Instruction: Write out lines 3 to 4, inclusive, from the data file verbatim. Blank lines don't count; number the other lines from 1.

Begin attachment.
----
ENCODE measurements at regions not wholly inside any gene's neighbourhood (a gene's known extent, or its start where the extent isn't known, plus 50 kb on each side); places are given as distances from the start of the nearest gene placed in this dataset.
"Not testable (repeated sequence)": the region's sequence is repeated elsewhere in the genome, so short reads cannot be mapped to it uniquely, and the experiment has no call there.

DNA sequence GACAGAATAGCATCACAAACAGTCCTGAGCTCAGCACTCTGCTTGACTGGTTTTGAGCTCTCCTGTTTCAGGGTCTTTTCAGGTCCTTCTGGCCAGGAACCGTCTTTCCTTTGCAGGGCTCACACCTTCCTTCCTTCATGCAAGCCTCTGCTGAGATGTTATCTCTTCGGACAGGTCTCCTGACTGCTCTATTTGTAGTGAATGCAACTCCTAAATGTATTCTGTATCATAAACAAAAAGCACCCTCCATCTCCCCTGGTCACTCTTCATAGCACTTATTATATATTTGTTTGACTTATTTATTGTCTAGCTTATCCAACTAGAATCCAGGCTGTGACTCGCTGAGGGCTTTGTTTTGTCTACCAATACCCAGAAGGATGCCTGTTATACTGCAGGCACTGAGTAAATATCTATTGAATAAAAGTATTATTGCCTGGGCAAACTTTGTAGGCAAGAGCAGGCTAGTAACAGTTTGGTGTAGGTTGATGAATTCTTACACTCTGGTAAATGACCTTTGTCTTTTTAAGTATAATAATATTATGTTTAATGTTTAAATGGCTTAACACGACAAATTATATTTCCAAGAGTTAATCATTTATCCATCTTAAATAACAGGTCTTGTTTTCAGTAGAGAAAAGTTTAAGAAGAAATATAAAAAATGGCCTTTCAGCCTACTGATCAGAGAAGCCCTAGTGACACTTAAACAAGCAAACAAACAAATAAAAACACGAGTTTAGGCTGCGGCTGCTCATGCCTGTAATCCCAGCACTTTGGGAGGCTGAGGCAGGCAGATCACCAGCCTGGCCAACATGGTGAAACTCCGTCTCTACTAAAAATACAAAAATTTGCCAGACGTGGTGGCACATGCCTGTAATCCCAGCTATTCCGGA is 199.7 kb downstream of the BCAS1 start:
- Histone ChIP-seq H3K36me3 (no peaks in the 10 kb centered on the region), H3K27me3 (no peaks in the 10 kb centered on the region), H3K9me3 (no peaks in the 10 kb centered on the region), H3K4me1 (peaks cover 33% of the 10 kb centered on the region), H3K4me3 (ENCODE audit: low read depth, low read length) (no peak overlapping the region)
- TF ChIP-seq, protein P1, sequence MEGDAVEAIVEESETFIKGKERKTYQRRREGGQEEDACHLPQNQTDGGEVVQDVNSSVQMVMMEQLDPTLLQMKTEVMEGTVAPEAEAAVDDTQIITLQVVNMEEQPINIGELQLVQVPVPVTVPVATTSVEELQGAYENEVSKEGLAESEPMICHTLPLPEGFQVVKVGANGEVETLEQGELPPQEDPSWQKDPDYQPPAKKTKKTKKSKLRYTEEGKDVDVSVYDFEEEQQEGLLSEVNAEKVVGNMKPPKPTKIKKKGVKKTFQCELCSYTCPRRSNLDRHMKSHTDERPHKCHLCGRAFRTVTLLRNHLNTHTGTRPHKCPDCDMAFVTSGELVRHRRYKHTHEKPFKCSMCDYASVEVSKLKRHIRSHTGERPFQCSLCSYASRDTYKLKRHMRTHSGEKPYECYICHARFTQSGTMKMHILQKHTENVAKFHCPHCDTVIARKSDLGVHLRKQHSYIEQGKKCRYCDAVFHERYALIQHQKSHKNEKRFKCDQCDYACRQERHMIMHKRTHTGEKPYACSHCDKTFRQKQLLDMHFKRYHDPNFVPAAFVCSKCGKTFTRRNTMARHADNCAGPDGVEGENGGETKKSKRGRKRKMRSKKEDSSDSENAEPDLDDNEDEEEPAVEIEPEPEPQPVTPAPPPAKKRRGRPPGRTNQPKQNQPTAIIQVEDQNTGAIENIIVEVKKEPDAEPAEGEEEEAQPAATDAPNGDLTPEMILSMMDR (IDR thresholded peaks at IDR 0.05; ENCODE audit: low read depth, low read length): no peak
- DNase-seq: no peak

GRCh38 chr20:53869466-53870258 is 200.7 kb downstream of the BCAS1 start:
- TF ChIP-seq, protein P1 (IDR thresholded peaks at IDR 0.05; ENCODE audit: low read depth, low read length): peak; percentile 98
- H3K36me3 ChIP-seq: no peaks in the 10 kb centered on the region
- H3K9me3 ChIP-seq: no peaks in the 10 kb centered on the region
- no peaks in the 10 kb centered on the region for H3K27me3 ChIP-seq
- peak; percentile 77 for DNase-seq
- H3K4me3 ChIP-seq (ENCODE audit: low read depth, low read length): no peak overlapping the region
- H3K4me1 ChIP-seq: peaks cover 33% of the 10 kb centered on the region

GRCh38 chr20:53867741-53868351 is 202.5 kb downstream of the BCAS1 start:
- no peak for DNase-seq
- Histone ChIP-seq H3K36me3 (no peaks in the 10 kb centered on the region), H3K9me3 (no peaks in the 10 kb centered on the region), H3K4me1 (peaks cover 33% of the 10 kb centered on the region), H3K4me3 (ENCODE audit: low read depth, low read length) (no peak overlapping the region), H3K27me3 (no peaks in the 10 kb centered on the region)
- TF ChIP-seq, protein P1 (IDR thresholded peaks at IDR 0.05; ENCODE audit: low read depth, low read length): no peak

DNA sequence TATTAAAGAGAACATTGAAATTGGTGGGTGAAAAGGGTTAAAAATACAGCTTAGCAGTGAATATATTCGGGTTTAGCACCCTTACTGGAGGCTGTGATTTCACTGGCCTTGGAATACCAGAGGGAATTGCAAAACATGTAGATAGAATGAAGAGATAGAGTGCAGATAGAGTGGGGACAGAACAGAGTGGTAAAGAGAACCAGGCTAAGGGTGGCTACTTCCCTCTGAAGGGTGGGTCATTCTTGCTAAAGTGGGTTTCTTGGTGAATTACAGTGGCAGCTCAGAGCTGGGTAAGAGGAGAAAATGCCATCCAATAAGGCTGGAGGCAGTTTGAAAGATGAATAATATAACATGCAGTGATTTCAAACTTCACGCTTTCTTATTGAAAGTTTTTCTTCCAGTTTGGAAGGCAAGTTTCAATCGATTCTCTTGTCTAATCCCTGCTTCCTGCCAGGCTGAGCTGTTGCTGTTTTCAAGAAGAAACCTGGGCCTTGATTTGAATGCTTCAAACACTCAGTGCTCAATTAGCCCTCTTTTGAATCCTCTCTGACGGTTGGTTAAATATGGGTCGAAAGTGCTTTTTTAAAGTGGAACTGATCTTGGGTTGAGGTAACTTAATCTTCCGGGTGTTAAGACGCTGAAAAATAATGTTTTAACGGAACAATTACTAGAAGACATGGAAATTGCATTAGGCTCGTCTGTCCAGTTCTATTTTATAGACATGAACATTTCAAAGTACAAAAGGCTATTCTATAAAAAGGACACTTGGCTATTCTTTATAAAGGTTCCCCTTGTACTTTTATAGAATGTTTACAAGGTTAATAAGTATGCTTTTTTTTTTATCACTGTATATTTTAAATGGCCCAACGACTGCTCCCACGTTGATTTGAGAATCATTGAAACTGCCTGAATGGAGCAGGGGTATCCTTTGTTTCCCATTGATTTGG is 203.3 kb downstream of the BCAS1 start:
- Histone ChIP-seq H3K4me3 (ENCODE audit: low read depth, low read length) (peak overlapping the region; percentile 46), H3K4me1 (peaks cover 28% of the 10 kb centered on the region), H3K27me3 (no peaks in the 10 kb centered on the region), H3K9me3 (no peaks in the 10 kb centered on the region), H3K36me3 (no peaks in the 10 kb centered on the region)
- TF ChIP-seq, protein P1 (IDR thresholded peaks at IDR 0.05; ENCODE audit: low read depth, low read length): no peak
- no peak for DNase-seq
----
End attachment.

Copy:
DNA sequence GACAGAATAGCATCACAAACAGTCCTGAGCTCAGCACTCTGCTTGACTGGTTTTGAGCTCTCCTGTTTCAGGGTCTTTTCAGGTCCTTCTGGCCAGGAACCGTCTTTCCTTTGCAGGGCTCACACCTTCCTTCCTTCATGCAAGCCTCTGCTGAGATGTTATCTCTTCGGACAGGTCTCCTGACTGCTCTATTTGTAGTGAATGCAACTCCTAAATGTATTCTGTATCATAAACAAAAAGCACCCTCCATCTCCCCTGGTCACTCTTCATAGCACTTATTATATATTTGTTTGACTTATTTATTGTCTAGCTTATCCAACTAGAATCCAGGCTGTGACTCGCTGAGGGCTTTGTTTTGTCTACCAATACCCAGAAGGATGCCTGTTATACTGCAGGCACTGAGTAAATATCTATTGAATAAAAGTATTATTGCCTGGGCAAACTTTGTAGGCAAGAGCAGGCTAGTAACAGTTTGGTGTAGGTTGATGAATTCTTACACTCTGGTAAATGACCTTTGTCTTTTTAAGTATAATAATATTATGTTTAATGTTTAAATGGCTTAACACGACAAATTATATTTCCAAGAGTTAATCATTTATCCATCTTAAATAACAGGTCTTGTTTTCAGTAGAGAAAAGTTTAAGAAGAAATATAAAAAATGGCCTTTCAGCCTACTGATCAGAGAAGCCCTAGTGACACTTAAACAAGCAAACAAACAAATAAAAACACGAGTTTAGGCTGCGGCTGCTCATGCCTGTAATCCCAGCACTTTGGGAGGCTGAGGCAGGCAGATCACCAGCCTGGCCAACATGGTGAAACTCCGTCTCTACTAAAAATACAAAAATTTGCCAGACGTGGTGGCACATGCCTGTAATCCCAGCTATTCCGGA is 199.7 kb downstream of the BCAS1 start:
- Histone ChIP-seq H3K36me3 (no peaks in the 10 kb centered on the region), H3K27me3 (no peaks in the 10 kb centered on the region), H3K9me3 (no peaks in the 10 kb centered on the region), H3K4me1 (peaks cover 33% of the 10 kb centered on the region), H3K4me3 (ENCODE audit: low read depth, low read length) (no peak overlapping the region)